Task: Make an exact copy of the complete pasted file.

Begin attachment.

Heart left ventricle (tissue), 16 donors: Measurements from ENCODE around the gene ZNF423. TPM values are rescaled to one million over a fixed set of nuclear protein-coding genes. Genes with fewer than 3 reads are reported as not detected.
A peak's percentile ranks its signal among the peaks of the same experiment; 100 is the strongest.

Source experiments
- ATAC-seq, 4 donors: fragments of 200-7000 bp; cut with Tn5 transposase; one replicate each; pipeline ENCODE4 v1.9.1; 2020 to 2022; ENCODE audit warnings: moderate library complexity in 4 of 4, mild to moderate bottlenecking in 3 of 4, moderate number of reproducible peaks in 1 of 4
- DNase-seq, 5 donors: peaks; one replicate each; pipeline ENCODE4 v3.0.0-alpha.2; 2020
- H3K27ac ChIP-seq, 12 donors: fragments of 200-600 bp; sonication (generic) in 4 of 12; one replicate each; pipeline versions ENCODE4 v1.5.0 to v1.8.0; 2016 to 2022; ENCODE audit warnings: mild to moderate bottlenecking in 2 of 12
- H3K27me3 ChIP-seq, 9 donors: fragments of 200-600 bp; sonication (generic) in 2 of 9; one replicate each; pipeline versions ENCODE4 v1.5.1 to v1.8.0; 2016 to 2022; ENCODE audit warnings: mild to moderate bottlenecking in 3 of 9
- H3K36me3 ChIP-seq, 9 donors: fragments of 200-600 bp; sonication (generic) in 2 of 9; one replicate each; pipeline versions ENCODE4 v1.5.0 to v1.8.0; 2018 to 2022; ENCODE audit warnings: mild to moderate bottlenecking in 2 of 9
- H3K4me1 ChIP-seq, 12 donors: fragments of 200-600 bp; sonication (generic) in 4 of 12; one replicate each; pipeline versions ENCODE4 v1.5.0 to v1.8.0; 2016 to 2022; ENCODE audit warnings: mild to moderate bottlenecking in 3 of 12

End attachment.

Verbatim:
Heart left ventricle (tissue), 16 donors: Measurements from ENCODE around the gene ZNF423. TPM values are rescaled to one million over a fixed set of nuclear protein-coding genes. Genes with fewer than 3 reads are reported as not detected.
A peak's percentile ranks its signal among the peaks of the same experiment; 100 is the strongest.

Source experiments
- ATAC-seq, 4 donors: fragments of 200-7000 bp; cut with Tn5 transposase; one replicate each; pipeline ENCODE4 v1.9.1; 2020 to 2022; ENCODE audit warnings: moderate library complexity in 4 of 4, mild to moderate bottlenecking in 3 of 4, moderate number of reproducible peaks in 1 of 4
- DNase-seq, 5 donors: peaks; one replicate each; pipeline ENCODE4 v3.0.0-alpha.2; 2020
- H3K27ac ChIP-seq, 12 donors: fragments of 200-600 bp; sonication (generic) in 4 of 12; one replicate each; pipeline versions ENCODE4 v1.5.0 to v1.8.0; 2016 to 2022; ENCODE audit warnings: mild to moderate bottlenecking in 2 of 12
- H3K27me3 ChIP-seq, 9 donors: fragments of 200-600 bp; sonication (generic) in 2 of 9; one replicate each; pipeline versions ENCODE4 v1.5.1 to v1.8.0; 2016 to 2022; ENCODE audit warnings: mild to moderate bottlenecking in 3 of 9
- H3K36me3 ChIP-seq, 9 donors: fragments of 200-600 bp; sonication (generic) in 2 of 9; one replicate each; pipeline versions ENCODE4 v1.5.0 to v1.8.0; 2018 to 2022; ENCODE audit warnings: mild to moderate bottlenecking in 2 of 9
- H3K4me1 ChIP-seq, 12 donors: fragments of 200-600 bp; sonication (generic) in 4 of 12; one replicate each; pipeline versions ENCODE4 v1.5.0 to v1.8.0; 2016 to 2022; ENCODE audit warnings: mild to moderate bottlenecking in 3 of 12